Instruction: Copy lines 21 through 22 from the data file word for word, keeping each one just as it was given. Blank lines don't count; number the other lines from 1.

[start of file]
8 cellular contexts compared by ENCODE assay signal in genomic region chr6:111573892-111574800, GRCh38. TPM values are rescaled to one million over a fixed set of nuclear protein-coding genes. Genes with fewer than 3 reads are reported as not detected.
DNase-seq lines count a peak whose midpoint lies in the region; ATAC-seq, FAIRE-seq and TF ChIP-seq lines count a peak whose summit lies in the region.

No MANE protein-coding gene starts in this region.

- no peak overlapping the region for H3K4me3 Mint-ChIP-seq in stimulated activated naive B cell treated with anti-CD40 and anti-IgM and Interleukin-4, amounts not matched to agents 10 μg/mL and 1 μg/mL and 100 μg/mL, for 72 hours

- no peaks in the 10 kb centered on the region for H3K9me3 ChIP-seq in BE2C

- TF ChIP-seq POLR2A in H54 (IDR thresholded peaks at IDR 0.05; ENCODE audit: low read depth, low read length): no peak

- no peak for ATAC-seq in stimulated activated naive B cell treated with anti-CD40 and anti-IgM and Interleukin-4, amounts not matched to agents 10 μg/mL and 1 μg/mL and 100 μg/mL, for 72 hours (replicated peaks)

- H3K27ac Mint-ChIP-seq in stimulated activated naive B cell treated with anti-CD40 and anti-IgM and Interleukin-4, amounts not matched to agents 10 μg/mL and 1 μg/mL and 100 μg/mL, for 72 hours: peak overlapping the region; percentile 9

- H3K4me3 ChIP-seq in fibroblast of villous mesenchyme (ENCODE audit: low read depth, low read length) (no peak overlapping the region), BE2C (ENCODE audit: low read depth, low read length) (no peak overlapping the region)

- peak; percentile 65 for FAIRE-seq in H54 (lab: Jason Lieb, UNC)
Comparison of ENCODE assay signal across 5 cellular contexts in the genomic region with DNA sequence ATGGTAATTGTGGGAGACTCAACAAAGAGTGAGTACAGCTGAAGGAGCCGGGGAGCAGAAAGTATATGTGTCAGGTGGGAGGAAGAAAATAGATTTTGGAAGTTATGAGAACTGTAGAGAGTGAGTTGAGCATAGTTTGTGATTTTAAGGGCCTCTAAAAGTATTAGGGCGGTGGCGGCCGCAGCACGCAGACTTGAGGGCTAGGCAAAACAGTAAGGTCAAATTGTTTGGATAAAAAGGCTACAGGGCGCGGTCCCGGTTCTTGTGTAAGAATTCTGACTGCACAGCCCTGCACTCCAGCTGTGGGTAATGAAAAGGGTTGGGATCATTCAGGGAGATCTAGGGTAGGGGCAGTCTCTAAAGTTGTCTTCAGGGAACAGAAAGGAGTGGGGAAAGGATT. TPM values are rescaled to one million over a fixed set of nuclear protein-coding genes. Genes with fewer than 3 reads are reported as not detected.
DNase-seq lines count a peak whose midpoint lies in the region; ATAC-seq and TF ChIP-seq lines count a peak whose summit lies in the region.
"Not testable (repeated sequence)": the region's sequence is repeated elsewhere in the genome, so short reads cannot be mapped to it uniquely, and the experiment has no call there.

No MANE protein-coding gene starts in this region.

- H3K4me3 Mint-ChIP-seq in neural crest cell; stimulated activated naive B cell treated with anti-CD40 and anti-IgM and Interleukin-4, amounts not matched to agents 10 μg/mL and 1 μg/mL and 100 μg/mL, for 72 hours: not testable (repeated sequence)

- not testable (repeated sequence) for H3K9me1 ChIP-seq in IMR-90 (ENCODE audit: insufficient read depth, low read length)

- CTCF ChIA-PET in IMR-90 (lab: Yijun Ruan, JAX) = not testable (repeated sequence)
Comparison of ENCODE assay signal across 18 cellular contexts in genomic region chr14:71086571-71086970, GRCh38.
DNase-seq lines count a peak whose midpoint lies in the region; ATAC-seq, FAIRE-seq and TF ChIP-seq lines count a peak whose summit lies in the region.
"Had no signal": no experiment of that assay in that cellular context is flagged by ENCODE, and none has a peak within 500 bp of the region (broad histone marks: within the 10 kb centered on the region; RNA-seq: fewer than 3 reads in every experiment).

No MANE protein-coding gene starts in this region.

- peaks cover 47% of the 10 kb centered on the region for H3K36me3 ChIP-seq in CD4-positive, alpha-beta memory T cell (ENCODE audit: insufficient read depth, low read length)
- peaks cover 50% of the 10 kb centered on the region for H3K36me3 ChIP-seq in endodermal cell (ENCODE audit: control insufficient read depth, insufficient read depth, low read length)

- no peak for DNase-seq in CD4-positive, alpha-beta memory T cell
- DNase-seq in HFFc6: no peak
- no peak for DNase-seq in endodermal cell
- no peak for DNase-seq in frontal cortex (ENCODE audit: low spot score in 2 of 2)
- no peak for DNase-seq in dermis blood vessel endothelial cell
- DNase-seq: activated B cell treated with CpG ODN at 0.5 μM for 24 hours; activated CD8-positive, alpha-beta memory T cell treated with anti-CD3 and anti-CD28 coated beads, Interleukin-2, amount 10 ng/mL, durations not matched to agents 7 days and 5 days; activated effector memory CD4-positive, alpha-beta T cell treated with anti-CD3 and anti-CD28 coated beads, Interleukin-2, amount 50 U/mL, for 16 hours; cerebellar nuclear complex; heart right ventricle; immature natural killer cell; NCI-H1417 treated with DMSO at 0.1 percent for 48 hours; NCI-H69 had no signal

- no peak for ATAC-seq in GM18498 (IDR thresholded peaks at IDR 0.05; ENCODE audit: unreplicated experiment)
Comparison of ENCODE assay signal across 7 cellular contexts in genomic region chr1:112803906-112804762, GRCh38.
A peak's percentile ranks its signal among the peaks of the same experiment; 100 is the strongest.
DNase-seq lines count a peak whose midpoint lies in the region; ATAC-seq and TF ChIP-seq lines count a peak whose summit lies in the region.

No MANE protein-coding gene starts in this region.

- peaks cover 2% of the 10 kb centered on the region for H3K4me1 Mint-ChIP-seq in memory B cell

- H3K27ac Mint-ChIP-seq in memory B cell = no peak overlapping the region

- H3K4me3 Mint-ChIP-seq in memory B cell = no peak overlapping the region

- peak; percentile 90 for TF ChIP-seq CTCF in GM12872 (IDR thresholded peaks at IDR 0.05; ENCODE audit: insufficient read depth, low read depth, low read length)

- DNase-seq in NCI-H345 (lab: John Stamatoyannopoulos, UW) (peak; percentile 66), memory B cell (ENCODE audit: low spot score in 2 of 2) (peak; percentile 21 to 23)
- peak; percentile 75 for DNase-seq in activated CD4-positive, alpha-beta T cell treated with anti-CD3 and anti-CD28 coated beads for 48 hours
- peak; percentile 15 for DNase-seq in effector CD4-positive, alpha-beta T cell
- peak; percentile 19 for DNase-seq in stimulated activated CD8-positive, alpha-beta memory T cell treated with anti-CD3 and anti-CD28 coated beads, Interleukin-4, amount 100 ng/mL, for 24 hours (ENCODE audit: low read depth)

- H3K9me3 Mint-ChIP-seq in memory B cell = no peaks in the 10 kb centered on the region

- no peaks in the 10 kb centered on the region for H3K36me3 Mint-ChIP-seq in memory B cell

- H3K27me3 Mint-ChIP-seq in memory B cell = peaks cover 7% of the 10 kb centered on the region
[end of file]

No MANE protein-coding gene starts in this region.

- peaks cover 47% of the 10 kb centered on the region for H3K36me3 ChIP-seq in CD4-positive, alpha-beta memory T cell (ENCODE audit: insufficient read depth, low read length)